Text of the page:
I wasn’t excepting this turn, to be honest, and it does bring up a wrinkle in the primary conceit of no dialogue. If you’re a pedant (like me), the logistics of raising a family on an isolated isle in the middle of the ocean might be distracting; I know I thought more than once about what the effects of raising a child without a spoken language would be or if father and son spoke to each other off-screen. The middle stretch’s lack of dialogue is the only place that silence feels forced, rather than organic to situation. Indeed, at times it feels like The Red Turtle would be better suited for an animated short; though I never felt like it dragged, it could have definitely been tighter, sharper, and even shorter than it’s eighty minute run time. The luxury of its length is almost the point, though; its content with itself the same way our castaway is content, even satisfied, with the pace of life around him. Pacing in a film with no dialogue is everything, and The Red Turtle‘s biggest sin is not taking enough time to really dig into the psychology of the characters after the island population triples. Or at least, the woman’s psychology remains mysterious. The castaway is a central figure in a modern day fable, an allegory, a person whose relationship with nature is in many ways totally exposed in The Red Turtle. But there’s no self-consciousness there.

Our humans are rendered as simple figures with dots for eyes, populating a beautifully detailed world, a departure from the more recognizable house style of Studio Ghibli. That makes sense, as this is a co-production with a French production company (Wild Bunch) and de Wit himself is Dutch-Belgian, all countries with their own animation history. While at first the difference in detail between the lead and his home was jarring, it fits thematically. He’s simply a visitor to something greater and richer than himself. At times, shots of the island sans people look almost like photographs, just a hint of the fact that it’s animated in the smudged edges. Lighting creates amazing backdrops to the fable playing out on the island. The artistry of the island at night is sublime, a wash of gray light provided by a night sky unencumbered by light pollution spilling over a now-familiar landscape. I had my breath in my throat during a few scenes that capture a real spectacular delight, the kind of swooping fantasy that can only be achieved in animation; our castaway flies over the sea in his dreams as a star-packed sky soars above him. If you’ve ever seen that many stars in the sky you know the kind of clear magic it holds, and the movie replicates that awesomeness while the castaway dreams of the world he left behind, of the world he lives in, of the red turtle who thwarted him.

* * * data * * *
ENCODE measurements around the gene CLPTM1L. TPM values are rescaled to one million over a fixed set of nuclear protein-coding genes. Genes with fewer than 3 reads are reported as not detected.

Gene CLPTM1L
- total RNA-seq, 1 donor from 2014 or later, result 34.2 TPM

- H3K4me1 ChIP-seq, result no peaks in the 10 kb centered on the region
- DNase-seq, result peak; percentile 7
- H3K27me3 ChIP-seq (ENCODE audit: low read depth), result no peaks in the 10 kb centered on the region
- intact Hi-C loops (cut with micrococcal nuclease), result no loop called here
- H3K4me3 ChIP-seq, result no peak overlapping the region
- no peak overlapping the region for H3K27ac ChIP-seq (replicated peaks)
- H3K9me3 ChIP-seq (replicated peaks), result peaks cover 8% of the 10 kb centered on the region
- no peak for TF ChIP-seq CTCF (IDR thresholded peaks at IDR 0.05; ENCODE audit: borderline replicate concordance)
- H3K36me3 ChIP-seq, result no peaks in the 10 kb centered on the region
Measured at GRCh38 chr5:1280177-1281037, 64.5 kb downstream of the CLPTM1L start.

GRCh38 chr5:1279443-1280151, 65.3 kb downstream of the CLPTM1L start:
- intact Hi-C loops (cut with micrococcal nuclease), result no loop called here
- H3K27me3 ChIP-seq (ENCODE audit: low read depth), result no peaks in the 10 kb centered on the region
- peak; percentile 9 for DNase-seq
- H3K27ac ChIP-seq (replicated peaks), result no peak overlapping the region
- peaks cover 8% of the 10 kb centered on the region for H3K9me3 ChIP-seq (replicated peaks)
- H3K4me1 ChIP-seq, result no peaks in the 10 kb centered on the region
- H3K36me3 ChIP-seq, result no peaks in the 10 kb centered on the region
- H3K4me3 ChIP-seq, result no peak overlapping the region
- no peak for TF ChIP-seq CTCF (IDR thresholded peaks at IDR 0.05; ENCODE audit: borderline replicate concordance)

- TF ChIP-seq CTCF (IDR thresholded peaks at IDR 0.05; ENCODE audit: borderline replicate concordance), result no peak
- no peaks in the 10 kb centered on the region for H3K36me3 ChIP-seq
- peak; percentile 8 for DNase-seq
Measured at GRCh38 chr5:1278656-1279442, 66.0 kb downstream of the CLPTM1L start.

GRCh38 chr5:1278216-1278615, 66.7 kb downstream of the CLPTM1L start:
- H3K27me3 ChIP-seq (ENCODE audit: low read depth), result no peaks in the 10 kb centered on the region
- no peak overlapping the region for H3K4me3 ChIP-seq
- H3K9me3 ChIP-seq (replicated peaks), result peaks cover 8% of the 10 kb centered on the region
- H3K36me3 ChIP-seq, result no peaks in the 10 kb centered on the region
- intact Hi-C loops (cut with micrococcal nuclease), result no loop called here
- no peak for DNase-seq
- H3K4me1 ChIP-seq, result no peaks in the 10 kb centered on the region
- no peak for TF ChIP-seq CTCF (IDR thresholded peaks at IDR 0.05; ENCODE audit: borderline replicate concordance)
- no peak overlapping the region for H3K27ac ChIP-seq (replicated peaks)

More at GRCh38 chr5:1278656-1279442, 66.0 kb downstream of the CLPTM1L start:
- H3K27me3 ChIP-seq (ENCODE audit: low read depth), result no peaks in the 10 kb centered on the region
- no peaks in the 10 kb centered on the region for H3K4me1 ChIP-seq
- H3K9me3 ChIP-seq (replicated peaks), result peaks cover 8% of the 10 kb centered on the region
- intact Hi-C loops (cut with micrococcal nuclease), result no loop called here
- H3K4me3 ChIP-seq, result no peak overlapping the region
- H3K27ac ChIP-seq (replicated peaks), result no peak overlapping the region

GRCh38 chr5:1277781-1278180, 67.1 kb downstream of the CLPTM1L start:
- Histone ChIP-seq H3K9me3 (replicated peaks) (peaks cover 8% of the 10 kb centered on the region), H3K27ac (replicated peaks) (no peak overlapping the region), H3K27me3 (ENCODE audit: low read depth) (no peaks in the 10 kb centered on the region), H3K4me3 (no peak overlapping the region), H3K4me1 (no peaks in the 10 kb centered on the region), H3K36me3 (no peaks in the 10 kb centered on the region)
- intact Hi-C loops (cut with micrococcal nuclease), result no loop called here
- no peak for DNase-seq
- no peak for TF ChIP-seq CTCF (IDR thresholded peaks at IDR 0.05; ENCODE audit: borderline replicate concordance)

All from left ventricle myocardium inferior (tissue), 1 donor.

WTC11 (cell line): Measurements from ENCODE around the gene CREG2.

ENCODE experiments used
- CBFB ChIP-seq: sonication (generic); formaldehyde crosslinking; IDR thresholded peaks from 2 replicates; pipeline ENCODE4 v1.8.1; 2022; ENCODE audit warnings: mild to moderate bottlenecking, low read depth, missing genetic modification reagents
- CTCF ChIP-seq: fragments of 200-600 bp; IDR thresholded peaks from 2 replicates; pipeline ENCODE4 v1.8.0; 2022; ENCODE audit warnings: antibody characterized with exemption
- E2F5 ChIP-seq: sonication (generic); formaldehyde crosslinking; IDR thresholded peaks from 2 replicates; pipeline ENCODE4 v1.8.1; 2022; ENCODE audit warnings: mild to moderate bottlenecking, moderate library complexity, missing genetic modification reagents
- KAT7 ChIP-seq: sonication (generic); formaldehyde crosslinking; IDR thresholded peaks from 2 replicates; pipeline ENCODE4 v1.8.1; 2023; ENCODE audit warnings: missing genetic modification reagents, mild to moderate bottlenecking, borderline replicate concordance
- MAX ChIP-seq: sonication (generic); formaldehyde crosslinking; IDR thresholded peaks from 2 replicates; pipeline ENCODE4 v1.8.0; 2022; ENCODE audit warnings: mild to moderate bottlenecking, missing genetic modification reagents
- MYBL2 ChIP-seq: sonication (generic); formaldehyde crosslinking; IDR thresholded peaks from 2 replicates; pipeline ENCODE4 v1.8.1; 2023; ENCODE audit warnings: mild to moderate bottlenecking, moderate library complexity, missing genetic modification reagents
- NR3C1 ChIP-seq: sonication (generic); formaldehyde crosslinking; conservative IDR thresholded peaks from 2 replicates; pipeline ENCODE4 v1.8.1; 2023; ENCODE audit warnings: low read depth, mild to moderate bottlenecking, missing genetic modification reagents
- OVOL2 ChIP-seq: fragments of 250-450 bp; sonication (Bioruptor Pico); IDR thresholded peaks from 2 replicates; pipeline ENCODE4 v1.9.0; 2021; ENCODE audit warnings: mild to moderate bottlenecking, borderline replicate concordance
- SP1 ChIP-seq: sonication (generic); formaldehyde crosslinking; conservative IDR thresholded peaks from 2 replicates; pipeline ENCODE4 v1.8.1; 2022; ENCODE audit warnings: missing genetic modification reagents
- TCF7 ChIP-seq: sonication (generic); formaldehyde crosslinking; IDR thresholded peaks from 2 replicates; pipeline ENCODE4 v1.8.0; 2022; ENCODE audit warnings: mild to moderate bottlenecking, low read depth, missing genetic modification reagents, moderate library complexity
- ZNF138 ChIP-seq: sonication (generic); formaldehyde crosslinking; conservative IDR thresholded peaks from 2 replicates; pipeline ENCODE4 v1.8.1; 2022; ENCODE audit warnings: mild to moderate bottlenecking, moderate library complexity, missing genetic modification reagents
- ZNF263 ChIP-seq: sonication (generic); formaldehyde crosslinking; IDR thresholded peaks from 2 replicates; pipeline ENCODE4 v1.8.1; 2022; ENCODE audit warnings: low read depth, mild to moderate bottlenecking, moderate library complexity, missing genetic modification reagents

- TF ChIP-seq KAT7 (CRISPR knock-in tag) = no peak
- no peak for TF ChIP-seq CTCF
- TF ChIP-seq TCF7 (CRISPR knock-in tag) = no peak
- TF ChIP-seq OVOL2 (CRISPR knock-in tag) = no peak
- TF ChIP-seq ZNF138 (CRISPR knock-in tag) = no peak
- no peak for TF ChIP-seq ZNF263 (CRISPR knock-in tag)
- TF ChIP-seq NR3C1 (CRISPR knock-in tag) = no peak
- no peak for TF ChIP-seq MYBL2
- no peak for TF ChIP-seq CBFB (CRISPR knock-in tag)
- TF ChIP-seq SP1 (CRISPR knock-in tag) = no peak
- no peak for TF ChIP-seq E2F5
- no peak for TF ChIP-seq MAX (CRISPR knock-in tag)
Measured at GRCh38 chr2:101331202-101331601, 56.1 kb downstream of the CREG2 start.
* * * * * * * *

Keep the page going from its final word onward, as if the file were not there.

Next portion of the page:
Very rarely does the island present any menace in its nooks and crannies. Instead, each segment provides for the family’s different needs: soft grass to sleep on, wood, and rocks to jump from into the ocean. But The Red Turtle doesn’t shy away from the darker sides of nature. We see the death inherent in the lives of the tiny sand crabs that set the emotional tone of various scenes. We see animals die and used for resources. The family aren’t hunters, per se, but they fish and eat shellfish rather than simply eat fruit and plants. It’s never gruesome, but blood, sometimes, must be spilled. The island itself seems like a place that provides everything the castaway and his family could need, but it can still be a place of violence. They must contend with the weather, but the weather isn’t a real antagonist; it just happens, is neutral, indifferent to the fact that a family exists on the island. The people are beside the point to nature, which carries no malice and provides so much wordlessly. The choices made by the island’s inhabitants are the real moral center of the film–to stay, to go, to allow another person inside, to trust that you did enough.

The Red Turtle never quite lives up to the heights that it grazes, visually and emotionally. It is a beautiful, quiet meditation on man’s connection with nature, but not the kind that inspires panicked fear of a changing climate or even a reminder of its terrible mystery. Instead, it’s a reminder of how beautiful the world can be if you accept it. It’s a fable of choices, and if you choose to let it sweep you away you’ll be rewarded with a dreamy escape, at least for a moment.

Share.

About Author

Copyeditor Kat Overland is a displaced Texan now living in Washington, DC, where she is perpetually behind on reading her pull list. A mid-twenties Latina, she can be seen casually cosplaying America Chavez and interrogating texts via queer & disability theory.

Comments are closed.